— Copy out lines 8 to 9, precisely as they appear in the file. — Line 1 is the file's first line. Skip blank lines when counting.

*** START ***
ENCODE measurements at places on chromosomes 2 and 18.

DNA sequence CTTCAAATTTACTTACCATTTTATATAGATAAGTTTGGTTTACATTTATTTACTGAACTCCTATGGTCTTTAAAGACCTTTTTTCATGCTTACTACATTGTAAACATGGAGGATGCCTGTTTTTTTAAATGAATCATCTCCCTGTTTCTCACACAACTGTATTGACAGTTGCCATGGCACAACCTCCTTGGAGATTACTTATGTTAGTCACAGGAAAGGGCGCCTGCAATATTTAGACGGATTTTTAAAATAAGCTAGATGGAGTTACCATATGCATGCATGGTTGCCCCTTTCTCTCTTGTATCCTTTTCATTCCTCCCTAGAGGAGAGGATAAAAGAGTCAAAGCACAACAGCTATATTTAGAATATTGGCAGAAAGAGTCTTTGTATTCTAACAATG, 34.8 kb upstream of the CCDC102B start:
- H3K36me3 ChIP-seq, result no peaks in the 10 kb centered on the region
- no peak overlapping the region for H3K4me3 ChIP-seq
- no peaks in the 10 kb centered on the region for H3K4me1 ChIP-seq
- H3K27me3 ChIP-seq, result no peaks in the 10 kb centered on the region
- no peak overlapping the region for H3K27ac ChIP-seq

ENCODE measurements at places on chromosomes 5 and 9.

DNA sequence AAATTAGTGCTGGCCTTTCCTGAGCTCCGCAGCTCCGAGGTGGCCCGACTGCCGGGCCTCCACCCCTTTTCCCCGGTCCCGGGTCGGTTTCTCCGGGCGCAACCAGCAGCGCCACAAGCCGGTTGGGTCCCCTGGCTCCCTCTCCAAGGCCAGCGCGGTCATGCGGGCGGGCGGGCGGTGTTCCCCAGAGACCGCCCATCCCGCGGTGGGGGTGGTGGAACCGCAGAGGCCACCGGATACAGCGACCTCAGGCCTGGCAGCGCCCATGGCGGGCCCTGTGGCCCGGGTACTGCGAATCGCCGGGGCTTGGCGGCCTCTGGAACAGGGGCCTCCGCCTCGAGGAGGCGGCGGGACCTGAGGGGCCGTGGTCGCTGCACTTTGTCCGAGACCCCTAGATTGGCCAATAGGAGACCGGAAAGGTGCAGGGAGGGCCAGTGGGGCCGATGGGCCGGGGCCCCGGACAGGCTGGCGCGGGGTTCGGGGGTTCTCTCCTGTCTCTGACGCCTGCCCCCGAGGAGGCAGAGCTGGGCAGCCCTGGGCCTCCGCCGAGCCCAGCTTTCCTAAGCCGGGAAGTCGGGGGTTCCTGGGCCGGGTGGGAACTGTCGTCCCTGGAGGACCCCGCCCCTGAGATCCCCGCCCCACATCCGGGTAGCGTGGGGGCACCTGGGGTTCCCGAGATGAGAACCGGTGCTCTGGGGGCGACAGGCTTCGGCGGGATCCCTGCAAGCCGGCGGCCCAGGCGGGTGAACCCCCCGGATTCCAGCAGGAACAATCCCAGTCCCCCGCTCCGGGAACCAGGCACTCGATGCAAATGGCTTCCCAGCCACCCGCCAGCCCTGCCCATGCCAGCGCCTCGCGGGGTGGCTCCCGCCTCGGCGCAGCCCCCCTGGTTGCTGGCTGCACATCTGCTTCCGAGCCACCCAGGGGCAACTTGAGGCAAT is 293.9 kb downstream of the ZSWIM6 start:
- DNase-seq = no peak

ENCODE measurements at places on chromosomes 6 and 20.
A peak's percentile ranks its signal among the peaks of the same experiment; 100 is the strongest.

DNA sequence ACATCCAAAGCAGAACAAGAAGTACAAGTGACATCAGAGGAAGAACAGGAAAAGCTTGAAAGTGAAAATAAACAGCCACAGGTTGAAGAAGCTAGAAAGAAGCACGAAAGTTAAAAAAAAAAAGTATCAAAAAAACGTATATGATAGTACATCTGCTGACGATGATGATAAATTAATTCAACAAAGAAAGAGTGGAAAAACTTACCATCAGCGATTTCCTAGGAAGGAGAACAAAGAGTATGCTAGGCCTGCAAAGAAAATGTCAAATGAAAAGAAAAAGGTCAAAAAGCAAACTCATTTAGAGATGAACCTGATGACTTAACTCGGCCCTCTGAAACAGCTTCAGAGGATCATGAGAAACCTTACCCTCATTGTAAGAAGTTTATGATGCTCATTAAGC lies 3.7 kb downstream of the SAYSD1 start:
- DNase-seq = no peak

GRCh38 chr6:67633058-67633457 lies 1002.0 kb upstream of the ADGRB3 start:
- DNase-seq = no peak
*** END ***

ENCODE measurements at places on chromosomes 5 and 9.

DNA sequence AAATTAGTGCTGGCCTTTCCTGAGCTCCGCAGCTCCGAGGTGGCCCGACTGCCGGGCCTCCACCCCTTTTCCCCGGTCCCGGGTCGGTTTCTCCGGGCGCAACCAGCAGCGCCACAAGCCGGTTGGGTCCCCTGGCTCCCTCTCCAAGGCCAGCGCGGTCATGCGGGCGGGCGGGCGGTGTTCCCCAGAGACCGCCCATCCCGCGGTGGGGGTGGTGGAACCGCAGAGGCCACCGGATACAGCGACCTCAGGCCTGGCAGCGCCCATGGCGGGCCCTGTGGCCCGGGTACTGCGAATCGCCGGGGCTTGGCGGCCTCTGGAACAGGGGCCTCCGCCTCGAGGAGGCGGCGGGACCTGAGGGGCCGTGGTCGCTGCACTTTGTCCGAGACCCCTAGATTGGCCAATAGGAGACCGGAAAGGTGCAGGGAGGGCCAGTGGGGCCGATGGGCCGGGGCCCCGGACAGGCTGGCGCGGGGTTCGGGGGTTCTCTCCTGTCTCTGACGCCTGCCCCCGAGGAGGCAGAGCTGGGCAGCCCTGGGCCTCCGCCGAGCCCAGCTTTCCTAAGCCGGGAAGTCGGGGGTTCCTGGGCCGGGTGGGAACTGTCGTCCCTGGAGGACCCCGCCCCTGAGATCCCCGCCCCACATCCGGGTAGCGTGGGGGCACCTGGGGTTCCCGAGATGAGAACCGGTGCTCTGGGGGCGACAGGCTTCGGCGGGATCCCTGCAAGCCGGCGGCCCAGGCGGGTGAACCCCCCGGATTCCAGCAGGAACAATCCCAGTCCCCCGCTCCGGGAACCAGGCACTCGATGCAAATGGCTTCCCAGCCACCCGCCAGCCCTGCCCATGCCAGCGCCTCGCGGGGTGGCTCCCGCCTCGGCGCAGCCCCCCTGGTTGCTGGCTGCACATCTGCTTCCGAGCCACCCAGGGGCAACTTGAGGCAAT is 293.9 kb downstream of the ZSWIM6 start: